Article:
A reader who is not familiar with Uganda’s situation might wonder how all the above has been possible. Years of personalised rule create a blanketing malaise whose effect is that neither the judicial system – nor any other arm of government, as currently constituted – can be trusted to deliver justice. The very parliament I sit in has been rendered powerless as a check to executive overreach.
Court orders are disregarded with dazzling alacrity, as the civilian courts get ousted by the general courts-martial, whose remit is soldiers. Media houses are besieged, in the literal and figurative senses, with editorial independence hampered by the ever-present threats of suspension, revocation of broadcasting licenses, and/or prosecution. In such an environment, alternative thought is frowned on while dissent is criminalised. Active opposition is a cardinal sin. Laws including the Computer Misuse Act, the Public Order Management Act and the Anti-Money Laundering Act provide legal cover for the persecution of opponents and muzzling of citizen voices.
At the start of this year, compelled by these circumstances, I submitted a filing to the international criminal court. As signatories to various instruments including the Rome Statute, we must uphold the values that inspired the creation of the ICC. In lockstep with citizens elsewhere who have sought justice in international courts and tribunals, our complaint seeks a measure of redress for Ugandans whose national institutions are incapable and, in many cases, unwilling to dispense justice fairly and impartially.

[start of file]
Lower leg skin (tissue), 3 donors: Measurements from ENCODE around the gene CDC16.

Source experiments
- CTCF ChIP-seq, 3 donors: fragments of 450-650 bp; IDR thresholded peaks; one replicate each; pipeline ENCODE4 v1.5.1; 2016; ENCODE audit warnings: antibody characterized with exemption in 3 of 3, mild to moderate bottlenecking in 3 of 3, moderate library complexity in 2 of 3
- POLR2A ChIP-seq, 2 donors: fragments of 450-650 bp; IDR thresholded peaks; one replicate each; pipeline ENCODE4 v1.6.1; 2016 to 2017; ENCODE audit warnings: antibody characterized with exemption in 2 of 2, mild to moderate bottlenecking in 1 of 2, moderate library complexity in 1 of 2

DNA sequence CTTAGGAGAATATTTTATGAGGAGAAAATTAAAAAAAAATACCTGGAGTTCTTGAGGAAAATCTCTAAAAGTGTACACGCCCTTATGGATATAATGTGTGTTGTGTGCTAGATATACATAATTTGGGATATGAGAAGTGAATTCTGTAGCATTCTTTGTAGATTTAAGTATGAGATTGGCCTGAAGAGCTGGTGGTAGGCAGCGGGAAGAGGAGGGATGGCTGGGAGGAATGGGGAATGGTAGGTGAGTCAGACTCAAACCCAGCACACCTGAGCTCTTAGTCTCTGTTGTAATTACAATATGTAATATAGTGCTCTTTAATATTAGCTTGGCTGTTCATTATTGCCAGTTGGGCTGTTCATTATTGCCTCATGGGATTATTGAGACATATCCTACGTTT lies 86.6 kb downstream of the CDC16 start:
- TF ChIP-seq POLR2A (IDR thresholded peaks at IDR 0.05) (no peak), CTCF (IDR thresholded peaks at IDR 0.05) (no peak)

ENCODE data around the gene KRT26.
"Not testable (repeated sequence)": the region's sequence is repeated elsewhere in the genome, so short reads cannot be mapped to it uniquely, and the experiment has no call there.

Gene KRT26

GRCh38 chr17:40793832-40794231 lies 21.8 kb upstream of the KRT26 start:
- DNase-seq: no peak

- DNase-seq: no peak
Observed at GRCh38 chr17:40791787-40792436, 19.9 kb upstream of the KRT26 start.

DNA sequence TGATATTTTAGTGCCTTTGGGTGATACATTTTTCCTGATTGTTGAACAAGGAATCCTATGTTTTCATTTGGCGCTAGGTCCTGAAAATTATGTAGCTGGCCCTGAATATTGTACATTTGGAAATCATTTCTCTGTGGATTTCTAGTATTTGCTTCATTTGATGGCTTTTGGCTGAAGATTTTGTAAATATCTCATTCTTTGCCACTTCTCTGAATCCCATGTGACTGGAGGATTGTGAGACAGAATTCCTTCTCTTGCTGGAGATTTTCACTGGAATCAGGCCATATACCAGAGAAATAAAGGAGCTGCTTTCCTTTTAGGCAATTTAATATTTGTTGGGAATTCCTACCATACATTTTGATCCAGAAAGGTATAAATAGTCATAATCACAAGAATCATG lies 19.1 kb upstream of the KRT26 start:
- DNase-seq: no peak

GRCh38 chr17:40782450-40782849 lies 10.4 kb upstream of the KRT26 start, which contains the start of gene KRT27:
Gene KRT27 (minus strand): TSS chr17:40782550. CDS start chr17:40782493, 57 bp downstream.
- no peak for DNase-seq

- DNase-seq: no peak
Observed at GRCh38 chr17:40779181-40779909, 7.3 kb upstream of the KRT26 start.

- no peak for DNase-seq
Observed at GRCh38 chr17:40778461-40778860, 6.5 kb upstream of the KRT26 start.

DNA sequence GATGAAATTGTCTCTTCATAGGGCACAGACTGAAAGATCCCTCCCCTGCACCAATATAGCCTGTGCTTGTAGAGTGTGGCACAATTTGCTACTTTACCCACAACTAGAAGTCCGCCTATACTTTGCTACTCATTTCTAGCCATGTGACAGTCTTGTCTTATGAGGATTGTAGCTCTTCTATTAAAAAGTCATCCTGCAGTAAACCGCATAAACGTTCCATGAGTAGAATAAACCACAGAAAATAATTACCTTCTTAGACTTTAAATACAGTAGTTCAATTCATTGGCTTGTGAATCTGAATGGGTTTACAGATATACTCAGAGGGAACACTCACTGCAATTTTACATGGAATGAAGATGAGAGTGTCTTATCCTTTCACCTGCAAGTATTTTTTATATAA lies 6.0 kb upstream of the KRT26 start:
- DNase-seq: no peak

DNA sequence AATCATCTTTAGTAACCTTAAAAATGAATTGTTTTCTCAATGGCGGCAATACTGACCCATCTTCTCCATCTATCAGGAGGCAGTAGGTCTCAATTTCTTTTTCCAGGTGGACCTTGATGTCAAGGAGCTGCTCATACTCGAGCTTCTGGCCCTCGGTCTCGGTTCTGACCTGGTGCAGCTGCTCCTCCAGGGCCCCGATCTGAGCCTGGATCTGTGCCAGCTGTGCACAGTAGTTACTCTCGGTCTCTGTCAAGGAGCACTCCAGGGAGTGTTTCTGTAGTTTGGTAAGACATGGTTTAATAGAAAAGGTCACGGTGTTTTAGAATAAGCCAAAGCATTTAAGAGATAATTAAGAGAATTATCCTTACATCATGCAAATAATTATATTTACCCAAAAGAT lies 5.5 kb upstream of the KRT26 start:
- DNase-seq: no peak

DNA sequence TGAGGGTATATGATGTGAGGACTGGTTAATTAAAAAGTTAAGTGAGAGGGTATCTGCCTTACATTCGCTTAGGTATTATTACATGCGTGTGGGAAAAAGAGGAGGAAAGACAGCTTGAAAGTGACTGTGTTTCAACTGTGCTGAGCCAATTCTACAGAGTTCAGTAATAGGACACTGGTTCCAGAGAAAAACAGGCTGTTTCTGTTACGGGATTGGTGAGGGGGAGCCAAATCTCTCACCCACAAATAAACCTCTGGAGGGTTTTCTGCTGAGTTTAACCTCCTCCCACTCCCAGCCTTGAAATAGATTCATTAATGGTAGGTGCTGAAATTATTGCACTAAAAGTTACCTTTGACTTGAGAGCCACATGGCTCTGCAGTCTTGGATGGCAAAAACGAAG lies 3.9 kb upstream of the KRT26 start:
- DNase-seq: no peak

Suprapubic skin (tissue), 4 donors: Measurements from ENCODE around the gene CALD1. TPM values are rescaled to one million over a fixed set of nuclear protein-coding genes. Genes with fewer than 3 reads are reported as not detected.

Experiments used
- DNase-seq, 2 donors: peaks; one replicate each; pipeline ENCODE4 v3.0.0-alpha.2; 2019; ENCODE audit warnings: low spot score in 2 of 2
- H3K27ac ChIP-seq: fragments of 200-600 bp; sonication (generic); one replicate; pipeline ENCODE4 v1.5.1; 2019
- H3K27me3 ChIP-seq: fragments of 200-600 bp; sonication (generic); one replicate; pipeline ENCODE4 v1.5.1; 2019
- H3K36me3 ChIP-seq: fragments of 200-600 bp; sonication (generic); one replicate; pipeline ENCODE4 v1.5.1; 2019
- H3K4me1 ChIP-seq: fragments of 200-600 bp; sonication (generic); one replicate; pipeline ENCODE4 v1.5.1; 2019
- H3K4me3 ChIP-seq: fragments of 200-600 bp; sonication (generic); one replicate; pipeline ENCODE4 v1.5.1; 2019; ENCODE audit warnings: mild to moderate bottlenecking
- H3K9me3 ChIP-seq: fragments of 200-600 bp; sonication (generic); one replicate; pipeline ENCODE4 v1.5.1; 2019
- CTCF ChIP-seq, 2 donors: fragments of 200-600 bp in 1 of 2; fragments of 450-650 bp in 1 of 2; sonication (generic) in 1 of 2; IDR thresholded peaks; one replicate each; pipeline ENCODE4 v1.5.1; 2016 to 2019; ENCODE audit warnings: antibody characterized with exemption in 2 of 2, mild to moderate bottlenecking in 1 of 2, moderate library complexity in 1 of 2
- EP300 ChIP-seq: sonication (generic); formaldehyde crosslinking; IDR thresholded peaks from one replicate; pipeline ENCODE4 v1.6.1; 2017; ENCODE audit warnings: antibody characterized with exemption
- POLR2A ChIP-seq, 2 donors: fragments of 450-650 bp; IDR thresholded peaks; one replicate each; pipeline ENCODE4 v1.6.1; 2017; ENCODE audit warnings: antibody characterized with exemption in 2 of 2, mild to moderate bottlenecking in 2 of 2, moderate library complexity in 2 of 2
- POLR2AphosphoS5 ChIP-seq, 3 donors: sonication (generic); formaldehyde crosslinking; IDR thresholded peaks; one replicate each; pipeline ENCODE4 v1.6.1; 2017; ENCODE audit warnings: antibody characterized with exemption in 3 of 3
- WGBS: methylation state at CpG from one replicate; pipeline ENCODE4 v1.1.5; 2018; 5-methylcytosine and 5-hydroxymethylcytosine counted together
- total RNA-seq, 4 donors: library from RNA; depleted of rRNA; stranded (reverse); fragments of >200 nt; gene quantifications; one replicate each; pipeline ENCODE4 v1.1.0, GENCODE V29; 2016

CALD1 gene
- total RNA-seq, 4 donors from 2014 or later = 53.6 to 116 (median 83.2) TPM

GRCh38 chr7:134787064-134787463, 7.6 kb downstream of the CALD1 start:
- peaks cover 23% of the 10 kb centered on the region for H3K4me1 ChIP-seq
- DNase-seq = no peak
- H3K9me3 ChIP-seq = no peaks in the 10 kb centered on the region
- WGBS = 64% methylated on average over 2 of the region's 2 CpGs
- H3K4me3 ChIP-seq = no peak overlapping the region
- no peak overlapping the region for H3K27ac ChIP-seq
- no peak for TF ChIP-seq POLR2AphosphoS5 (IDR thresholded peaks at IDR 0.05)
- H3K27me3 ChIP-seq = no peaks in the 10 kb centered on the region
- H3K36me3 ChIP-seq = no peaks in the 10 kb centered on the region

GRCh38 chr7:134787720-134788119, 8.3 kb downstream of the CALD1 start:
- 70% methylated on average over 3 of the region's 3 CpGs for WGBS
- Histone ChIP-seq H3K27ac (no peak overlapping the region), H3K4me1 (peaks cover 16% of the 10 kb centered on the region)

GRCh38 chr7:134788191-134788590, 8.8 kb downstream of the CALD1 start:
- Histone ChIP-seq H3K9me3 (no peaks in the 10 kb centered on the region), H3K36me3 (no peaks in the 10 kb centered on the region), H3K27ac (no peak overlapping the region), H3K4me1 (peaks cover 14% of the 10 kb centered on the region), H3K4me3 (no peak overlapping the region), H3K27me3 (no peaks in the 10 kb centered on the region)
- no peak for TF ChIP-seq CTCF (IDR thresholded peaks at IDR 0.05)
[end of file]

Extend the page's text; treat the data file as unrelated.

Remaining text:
We have enumerated the myriad violations and excesses that were meted out on Ugandans in the runup to, during, and in the aftermath of the botched 2021 elections. Ugandan lives remain unaccounted for following the November 2020 shootings, as do numerous detainees who are yet to be arraigned before a competent and civilian court of law. It’s critical that the weight of personal accountability is brought to bear by naming individual commanders and officers who have participated in crimes and atrocities against Ugandans.
It must be clear to the world that these actions do not represent the character of Ugandans. Such brazen lawlessness cannot be our identity as a member of the global community of states. It’s in the enlightened self-interest of the international community to rein in the regime in Uganda because of the regional economic and security implications that the current posture portends for stability and progress. The apparent stability in Uganda is cosmetic and deceptive. Washington, London, Berlin, and Paris should stop looking at stalemate as stability – especially where autocrats like Museveni dangle their readiness to do their bidding in regional politics.
An unstable Uganda makes for a dangerous regional climate and as such a threat to an already precarious Great Lakes region. The contemporary history of eastern and central Africa attests to this fact. The west should end the duplicity and realise the threat that its inaction poses to its own national interests. As Ugandans, we have spoken repeatedly – at elections in 2001, 2006, 2011, 2016 and 2021 – about the kind of leadership we desire and the vision we hold for our country, only for our will to be subverted by the ruling junta.
If for no other reason than for breathing life into the dreams of those such as Yasin Kawuma, who died in pursuit of democratic ideals, we are determined to prosecute this mission and bring it to its logical conclusion.